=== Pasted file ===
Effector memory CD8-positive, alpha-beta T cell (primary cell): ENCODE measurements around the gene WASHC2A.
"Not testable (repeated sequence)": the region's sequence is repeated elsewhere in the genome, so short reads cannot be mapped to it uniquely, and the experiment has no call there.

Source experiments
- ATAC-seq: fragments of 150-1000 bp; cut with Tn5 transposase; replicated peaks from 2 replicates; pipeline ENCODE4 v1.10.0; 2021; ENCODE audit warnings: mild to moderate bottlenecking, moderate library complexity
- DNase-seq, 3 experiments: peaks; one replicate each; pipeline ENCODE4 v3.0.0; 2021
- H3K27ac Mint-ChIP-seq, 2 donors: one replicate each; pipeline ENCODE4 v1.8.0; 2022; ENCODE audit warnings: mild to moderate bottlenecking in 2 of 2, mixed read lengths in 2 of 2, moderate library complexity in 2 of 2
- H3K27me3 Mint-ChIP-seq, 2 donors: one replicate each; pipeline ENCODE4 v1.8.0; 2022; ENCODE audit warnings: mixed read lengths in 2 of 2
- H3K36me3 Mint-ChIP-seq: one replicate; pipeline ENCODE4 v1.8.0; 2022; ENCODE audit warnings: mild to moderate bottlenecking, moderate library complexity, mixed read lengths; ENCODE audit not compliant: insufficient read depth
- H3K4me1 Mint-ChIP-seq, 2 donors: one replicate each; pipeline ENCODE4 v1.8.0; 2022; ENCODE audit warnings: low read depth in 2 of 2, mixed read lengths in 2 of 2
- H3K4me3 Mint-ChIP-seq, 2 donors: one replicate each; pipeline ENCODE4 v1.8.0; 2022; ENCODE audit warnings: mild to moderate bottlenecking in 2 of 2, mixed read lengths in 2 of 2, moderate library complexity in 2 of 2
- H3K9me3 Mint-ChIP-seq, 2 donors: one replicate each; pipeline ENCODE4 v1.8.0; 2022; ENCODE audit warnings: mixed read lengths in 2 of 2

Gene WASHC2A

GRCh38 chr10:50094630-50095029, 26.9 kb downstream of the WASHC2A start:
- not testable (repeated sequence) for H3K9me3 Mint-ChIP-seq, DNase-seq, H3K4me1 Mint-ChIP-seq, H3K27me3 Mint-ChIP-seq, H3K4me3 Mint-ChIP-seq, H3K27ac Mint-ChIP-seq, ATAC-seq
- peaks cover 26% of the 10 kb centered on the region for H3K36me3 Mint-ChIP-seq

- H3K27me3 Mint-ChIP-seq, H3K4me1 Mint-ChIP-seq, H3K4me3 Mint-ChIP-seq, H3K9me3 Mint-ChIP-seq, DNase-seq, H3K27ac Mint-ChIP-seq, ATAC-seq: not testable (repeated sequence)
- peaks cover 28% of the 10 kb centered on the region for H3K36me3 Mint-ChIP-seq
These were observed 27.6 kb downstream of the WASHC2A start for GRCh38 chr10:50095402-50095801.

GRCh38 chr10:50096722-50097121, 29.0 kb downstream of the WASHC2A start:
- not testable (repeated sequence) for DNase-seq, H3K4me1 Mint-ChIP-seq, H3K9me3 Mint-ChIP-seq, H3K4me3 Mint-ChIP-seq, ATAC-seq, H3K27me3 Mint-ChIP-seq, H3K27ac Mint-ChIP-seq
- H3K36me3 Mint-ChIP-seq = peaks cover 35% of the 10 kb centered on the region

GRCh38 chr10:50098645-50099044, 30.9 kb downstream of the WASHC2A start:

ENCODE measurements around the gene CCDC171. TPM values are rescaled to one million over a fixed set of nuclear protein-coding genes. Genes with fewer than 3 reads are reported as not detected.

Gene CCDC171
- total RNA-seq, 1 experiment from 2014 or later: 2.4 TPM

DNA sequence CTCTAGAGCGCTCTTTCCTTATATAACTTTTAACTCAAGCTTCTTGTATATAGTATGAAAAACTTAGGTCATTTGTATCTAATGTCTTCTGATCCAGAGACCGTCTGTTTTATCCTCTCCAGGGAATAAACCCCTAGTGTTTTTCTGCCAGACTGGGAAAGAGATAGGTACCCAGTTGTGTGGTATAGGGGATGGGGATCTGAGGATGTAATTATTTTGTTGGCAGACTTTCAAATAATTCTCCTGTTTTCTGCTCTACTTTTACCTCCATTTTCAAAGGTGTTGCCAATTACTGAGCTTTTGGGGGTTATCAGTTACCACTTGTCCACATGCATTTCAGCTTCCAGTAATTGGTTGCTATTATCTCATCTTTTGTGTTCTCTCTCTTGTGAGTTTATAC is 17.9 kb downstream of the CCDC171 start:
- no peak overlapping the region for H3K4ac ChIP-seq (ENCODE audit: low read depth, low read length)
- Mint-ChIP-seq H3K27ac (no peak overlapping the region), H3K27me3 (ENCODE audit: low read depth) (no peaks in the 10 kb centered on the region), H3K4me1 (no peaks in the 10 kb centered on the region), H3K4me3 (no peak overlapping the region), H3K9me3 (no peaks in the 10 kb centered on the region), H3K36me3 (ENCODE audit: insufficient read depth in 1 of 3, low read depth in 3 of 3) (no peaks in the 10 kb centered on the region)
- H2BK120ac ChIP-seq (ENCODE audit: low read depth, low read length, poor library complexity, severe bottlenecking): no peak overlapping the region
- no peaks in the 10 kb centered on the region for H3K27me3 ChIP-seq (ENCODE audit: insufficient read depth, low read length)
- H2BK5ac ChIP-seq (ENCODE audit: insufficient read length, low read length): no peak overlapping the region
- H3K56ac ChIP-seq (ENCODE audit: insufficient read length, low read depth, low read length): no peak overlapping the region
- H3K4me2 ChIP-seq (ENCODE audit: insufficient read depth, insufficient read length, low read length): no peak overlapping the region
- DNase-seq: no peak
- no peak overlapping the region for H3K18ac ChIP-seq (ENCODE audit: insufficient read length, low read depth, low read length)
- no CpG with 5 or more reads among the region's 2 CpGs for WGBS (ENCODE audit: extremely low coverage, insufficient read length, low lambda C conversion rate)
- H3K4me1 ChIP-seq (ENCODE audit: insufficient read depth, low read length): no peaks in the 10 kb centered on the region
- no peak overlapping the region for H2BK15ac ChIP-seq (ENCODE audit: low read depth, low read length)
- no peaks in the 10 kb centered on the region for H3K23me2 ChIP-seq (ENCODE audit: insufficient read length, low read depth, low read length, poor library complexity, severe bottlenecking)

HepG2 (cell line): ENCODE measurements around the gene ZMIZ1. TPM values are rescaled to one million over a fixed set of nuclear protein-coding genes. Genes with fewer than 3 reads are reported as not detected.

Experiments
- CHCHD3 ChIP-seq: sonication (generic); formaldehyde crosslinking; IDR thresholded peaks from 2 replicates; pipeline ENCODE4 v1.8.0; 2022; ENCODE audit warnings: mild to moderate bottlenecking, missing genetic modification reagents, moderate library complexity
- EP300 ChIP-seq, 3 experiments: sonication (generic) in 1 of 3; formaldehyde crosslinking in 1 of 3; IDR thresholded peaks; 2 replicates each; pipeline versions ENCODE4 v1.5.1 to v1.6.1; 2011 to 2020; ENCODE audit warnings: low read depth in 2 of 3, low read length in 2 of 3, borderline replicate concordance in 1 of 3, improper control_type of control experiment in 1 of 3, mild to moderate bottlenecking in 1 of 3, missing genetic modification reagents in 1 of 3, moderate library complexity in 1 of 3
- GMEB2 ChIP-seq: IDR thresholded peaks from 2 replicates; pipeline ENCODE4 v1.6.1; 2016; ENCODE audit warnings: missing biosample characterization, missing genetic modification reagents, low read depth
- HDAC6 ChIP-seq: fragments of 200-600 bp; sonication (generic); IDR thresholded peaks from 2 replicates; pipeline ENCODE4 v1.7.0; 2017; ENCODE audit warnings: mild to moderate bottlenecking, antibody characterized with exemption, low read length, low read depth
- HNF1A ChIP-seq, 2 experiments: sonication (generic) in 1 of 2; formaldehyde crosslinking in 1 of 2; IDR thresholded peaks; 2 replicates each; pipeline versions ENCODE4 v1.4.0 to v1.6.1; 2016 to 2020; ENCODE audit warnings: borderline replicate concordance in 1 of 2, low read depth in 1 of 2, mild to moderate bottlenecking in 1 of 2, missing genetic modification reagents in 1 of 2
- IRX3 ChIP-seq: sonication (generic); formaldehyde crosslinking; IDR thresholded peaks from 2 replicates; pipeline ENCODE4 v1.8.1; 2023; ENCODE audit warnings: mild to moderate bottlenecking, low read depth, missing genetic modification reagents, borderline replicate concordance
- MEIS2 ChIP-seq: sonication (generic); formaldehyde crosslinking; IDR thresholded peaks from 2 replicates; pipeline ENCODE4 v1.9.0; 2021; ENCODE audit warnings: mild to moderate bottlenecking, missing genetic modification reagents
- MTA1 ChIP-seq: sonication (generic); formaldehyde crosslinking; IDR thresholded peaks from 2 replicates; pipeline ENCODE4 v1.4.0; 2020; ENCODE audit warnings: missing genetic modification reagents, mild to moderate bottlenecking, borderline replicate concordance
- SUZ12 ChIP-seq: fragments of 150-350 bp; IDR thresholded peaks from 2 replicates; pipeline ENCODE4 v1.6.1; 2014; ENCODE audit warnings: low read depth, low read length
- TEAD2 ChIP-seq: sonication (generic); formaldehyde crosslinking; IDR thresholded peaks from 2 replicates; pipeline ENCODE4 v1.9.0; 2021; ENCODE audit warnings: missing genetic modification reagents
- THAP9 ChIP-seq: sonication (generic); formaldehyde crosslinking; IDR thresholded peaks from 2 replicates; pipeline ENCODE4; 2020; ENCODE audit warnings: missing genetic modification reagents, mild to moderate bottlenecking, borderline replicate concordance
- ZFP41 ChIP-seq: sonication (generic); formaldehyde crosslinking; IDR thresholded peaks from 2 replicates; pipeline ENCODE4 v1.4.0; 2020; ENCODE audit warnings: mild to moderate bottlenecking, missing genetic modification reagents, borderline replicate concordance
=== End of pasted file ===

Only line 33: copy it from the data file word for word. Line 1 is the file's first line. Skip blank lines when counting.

- H3K4me2 ChIP-seq (ENCODE audit: insufficient read depth, insufficient read length, low read length): no peak overlapping the region